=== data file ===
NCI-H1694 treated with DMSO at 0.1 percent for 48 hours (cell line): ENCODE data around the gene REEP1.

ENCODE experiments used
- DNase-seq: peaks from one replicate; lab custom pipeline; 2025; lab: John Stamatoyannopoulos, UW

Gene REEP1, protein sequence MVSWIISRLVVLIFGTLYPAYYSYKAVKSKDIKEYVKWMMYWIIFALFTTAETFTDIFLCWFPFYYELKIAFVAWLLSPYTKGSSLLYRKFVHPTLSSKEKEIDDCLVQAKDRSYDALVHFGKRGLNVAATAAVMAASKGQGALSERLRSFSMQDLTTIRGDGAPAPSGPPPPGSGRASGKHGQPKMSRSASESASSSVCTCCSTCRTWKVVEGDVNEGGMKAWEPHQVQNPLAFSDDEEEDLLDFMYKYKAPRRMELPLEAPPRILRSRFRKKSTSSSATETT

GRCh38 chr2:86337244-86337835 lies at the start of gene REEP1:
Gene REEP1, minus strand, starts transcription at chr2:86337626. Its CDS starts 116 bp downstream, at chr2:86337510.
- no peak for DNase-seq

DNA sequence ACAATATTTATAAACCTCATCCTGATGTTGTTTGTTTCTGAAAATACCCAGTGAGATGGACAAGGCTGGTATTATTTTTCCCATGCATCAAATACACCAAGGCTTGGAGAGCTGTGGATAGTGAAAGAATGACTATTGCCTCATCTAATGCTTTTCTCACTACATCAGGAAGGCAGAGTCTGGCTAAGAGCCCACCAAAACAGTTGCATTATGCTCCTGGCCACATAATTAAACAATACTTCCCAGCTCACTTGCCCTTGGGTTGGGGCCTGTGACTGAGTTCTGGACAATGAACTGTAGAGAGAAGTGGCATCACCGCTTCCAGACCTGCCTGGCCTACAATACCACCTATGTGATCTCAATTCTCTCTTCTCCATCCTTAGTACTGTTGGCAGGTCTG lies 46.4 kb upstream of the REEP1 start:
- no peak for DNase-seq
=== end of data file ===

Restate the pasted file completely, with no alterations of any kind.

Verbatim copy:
NCI-H1694 treated with DMSO at 0.1 percent for 48 hours (cell line): ENCODE data around the gene REEP1.

ENCODE experiments used
- DNase-seq: peaks from one replicate; lab custom pipeline; 2025; lab: John Stamatoyannopoulos, UW

Gene REEP1, protein sequence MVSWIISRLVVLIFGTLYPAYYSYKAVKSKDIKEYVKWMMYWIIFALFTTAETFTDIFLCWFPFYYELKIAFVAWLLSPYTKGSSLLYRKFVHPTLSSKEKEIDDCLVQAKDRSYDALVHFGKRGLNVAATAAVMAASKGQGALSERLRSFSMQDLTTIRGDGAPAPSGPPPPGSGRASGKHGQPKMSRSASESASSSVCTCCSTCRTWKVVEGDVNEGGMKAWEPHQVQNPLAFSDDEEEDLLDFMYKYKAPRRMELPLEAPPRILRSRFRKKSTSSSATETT

GRCh38 chr2:86337244-86337835 lies at the start of gene REEP1:
Gene REEP1, minus strand, starts transcription at chr2:86337626. Its CDS starts 116 bp downstream, at chr2:86337510.
- no peak for DNase-seq

DNA sequence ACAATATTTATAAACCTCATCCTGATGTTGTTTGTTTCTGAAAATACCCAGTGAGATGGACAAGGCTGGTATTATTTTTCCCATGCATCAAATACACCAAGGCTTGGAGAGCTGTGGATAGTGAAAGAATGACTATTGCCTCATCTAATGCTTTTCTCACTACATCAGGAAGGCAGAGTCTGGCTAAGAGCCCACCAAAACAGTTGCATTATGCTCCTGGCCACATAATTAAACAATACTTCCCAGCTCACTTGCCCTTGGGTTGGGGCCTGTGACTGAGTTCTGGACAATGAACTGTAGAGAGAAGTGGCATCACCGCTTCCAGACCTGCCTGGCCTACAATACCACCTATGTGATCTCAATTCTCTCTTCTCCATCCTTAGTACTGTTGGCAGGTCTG lies 46.4 kb upstream of the REEP1 start:
- no peak for DNase-seq